Imaging microorganisms and pollutants at the microscale

Lead Research Organisation: Newcastle University
Department Name: Civil Engineering and Geosciences


Fluorescence microscopy is a powerful tool for studying microorganisms in their natural environment without cultivation. The nucleic acids inside microbial cells can be stained with fluorescing dyes which specifically bind to targeted organisms. This technique can stain pollutant degrading microorganisms in natural samples for their identification, localisation and enumeration. Microbial degradation can break down and detoxify polycyclic aromatic hydrocarbons (PAHs). PAHs are carcinogenic pollutants present in organic liquids like crude oil or tar and also in numerous soils or sediments in the United Kingdom impacted by industrial activity. An interesting property of PAHs is their autofluorescence under ultraviolet light which means that they can be visualised with fluorescence microscopy. Fluorescence microscopy may thus be suitable for the simultaneous microscale imaging of PAH-rich patches in soils and sediments and their associated microbial communities. To this end criteria will be derived for the identification of PAH-rich patches in soil or sediment by fluorescence microscopy. Once the unambiguous distinction between the fluorescence of PAH-rich patches and other natural soil or sediment constituents has been achieved, a suitable methodology will be derived to stain and image the associated microorganisms using fluorescence in situ hybridisation (FISH), conventional epifluorescence microscopy and confocal laser scanning microscopy. The derived methodology could be used to study in detail and at the microscale the co-localisation of microorganisms and pollutants such as PAHs in the natural environment. A microscale investigation may shed light on the exact mechanisms controlling the microbial breakdown and attenuation of PAHs in polluted soils and sediments. Such insight is of fundamental importance for the design of bioremediation technologies and for the risk assessment for impacted ecosystems.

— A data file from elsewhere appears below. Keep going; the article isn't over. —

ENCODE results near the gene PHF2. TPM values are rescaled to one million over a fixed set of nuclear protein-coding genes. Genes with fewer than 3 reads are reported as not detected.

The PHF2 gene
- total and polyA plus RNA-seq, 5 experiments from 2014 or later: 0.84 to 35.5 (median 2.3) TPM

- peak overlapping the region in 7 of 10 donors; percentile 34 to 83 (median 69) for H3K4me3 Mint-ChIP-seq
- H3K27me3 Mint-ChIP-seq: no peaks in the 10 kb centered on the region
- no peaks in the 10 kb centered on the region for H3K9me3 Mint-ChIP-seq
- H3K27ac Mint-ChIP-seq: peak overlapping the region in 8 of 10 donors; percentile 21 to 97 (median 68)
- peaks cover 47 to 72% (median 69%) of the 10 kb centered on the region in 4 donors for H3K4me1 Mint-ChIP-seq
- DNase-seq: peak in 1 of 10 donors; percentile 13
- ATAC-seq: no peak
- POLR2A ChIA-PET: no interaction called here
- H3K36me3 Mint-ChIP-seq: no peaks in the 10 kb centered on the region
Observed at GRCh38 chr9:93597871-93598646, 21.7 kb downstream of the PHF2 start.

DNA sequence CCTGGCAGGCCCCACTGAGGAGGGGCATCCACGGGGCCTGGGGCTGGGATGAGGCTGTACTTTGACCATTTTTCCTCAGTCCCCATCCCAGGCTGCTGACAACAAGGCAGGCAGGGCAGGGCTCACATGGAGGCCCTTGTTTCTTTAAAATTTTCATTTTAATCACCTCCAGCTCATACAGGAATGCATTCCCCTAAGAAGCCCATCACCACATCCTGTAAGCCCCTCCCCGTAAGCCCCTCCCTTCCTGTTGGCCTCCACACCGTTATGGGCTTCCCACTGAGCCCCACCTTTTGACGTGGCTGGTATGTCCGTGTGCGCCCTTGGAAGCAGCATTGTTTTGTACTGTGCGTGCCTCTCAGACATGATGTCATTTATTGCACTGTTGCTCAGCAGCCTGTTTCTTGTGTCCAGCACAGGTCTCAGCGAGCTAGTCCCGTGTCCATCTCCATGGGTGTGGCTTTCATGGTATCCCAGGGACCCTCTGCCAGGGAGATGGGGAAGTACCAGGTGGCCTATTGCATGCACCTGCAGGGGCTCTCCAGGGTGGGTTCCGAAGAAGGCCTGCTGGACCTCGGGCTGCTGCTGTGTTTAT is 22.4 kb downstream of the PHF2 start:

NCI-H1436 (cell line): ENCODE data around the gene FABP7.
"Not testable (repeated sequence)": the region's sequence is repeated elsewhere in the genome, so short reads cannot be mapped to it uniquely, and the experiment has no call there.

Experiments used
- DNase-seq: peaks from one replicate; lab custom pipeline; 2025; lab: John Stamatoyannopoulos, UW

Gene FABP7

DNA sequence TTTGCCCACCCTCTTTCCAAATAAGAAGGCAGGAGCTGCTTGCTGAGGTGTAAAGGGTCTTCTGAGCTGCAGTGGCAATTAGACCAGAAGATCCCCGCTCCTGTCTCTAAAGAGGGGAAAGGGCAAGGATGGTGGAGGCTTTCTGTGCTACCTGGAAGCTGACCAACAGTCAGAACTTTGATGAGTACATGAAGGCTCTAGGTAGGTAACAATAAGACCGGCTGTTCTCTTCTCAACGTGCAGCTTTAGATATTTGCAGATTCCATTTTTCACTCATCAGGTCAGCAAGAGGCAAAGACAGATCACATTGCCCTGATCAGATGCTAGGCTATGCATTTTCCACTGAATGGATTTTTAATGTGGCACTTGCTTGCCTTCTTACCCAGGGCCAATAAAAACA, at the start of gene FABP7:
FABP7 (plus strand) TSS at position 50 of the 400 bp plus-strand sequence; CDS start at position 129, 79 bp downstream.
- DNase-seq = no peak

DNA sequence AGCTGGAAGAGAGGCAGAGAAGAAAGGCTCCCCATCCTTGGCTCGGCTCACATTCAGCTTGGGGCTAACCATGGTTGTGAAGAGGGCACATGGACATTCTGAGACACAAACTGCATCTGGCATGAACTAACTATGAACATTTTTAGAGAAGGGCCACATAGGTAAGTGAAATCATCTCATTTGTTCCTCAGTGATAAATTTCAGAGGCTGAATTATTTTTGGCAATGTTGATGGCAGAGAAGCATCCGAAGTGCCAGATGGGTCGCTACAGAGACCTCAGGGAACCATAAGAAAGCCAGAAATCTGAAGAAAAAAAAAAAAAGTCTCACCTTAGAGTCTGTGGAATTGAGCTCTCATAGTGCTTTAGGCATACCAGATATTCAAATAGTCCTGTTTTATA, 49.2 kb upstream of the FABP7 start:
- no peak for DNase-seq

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Description This project developed an analytical method to simultaneously image bacteria and nonaqueous pollutant phases (oil droplets etc) in soil.
Exploitation Route The new analytical techniques can be applied in the context of bioremediation to better understand association of pollutant liquids with pollutant degrading bacteria The new analytical technique can be applied to study oil biodegradation.
Sectors Environment

Description The images produced in this research are being used to illustrate the fascinating biogeochemical soil microenvironment in posters displayed during visit days. The research technician trained in this project has now become School Health and Safety Officer in the School of Engineering with responsibility for H&S of over 1000 staff and students.
First Year Of Impact 2017
Sector Environment
Description IAFRI - 3 year Phd for Vincenzo Padricello - Developing methodologies to understand the degradation and adsorption of macromolecule biopesticides in soil
Amount £57,880 (GBP)
Organisation Fera Science Limited 
Sector Multiple
Country United Kingdom
Start 09/2016 
End 08/2018
Amount £477,153 (GBP)
Funding ID EP/P028527/1 
Organisation Engineering and Physical Sciences Research Council (EPSRC) 
Sector Academic/University
Country United Kingdom
Start 05/2017 
End 04/2020
Description International joint project
Amount £11,600 (GBP)
Funding ID JP0869732 
Organisation The Royal Society 
Sector Academic/University
Country United Kingdom
Start 02/2009 
End 01/2011